It is essential to look at the trajectory of the child's growth curve. Typically, infants and children stay within one or two growth percentile channels, which is due to the control that genes exert over body size. A growth channel is the area between the percentile lines. A normal exception occurs during the first two years of life. For full term infants, size at birth reflects the influence of the uterine environment. Size at age 2 years correlates with mean parental height, reflecting the influence of genes. Therefore, from birth through 18 months, small infants will often shift percentiles upward toward their parents' mean percentile, and large infants will shift downwards (4). A formula can be used to calculate the estimated adult height by taking the mid-parental height (mother's height + father's height, divided by 2), and adding 6.5 cm for males, and subtracting 6.5 cm for females, with a range of 2 standard deviations (one standard deviation is about 5 cm) (6). Growth is influenced by many factors, including nutrition, chronic disease, etc., therefore this formula is based purely on genetic potential.

In adolescents, normal variations in the timing of the growth spurt can lead to a misdiagnosis of growth abnormalities. In primary care, it is important to know the relationship between sexual maturity and growth, which is beyond the scope of this chapter. However, a few general rules can be kept in mind. Before the onset of puberty, the average height velocity is about 5 to 6 cm per year. In females, peak height velocity occurs about 2 years after the growth spurt begins and averages about 9 cm per year. This is also around the time when the nipple and areola have developed but before any other significant breast development (7), and about 6 to 12 months prior to menarche. After menarche, females will usually not grow more than 5 cm, with epiphyseal closure occurring about 2 years after. In males, peak height velocity occurs later and averages about 10 cm per year. This is about the time that the male's genitalia are fully developed. Males are taller because of this greater velocity of height in addition to having about 2 more years of prepubescent growth over females (8).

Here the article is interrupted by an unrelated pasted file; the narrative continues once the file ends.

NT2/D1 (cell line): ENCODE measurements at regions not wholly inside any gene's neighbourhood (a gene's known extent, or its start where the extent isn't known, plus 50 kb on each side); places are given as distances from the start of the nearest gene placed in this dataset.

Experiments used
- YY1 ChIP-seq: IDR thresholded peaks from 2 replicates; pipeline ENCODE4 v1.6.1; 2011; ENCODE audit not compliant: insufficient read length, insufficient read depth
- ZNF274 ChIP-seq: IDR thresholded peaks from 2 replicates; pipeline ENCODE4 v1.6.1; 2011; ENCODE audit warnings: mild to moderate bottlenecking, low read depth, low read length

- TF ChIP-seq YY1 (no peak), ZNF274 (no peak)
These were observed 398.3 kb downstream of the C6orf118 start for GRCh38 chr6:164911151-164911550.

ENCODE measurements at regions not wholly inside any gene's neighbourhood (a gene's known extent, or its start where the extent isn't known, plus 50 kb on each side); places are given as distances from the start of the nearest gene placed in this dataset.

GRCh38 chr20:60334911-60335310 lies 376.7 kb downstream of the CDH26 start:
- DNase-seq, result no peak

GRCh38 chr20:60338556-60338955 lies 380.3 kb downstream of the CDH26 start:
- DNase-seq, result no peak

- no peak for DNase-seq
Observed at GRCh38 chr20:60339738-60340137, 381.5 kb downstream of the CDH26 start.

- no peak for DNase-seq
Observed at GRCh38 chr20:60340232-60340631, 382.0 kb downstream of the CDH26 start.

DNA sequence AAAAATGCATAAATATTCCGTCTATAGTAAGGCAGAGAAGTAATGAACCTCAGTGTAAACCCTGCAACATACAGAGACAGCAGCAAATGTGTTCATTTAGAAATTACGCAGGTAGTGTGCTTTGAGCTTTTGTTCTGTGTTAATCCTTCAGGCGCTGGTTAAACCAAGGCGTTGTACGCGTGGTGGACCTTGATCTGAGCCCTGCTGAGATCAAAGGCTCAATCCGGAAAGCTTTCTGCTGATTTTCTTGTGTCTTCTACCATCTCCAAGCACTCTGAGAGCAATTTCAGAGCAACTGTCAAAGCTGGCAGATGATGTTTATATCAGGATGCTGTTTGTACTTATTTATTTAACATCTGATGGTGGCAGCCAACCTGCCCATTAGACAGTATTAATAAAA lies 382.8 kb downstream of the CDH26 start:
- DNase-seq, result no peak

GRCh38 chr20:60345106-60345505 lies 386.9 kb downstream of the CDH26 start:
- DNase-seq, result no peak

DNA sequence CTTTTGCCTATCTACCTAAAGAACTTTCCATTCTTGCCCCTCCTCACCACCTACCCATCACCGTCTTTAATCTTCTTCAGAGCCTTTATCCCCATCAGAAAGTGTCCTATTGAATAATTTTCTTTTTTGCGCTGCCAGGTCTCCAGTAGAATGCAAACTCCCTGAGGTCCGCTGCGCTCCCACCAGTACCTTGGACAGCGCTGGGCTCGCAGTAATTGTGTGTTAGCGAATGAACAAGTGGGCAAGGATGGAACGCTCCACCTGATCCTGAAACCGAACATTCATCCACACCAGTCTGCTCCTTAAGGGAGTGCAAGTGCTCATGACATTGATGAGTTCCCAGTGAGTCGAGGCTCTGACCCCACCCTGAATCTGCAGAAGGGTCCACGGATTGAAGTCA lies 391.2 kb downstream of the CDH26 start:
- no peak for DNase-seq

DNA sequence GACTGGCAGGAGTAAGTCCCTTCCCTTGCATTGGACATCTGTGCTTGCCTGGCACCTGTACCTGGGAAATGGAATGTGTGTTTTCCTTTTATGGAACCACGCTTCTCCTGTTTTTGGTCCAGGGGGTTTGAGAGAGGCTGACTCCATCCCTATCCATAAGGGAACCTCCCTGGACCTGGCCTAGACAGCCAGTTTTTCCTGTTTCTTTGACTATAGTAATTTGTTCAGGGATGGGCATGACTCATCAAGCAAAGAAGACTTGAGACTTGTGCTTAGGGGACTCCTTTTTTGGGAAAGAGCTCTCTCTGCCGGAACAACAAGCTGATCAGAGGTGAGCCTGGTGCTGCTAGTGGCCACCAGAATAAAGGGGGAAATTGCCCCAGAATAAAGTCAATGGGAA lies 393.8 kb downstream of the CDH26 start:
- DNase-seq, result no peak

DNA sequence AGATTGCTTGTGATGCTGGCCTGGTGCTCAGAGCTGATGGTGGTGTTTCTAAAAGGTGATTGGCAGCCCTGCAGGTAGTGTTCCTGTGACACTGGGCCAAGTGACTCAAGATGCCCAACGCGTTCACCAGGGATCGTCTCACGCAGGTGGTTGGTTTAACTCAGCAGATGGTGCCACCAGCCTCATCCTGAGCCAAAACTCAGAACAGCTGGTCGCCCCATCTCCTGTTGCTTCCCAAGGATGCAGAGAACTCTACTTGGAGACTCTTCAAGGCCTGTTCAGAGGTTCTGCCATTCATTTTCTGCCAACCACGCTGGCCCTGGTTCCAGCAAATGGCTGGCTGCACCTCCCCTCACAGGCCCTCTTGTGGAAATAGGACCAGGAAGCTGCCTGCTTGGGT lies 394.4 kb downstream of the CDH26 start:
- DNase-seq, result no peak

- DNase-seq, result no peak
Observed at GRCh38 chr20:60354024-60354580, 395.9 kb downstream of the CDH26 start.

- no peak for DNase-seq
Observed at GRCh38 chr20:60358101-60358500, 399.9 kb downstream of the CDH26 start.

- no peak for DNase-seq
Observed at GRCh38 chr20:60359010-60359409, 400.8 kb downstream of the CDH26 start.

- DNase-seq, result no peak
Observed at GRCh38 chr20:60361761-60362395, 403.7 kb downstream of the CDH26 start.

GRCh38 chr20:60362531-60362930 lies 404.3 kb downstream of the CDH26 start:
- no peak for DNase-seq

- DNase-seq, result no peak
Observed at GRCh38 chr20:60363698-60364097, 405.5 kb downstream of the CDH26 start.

The growth curve is not linear but rather sigmoidal. Growth normally starts to slow down at about 12 to 15 months of age, which is reflected in the growth chart. The periods of rapid growth occur during the first 12 months of age, and from puberty until adulthood. The growth chart is an essential tool to diagnose failure to thrive (FTT) or growth failure. Although there are no universal criteria for FTT, most consider the diagnosis if the child's weight is below the 5th percentile or drops more than two major percentile lines. Calculation of weight gain in grams per day also allows more precise estimation of growth rate as can be seen in the table below. Neonates should gain weight at a rate of 15 g/kg/day (9).

Age
Approximate Daily Weight Gain
Approximate Monthly Weight Gain
0-3 mos
30 g
1 kg (2 lb)
3-6 mos
20 g
0.6 kg (1.25 lb)
6-9 mos
15 g
0.5 kg (1 lb)
9-12 mos
12 g
0.4 kg (12 oz)
1-3 yrs
0.25 kg (8 oz)
Note: 30 g = 1 oz.

When curves are outside the 5th and 95th percentiles, it is useful to mention the age at which the growth parameter is at its median value (50th percentile). For example, if a 10 year old female weighs 18 kg, this weight is below the 5th percentile for a 10 year old; and, it is at the 50th percentile for a 5 year old. One could state that her weight age is 5 years, which is a better quantitative description of the growth abnormality.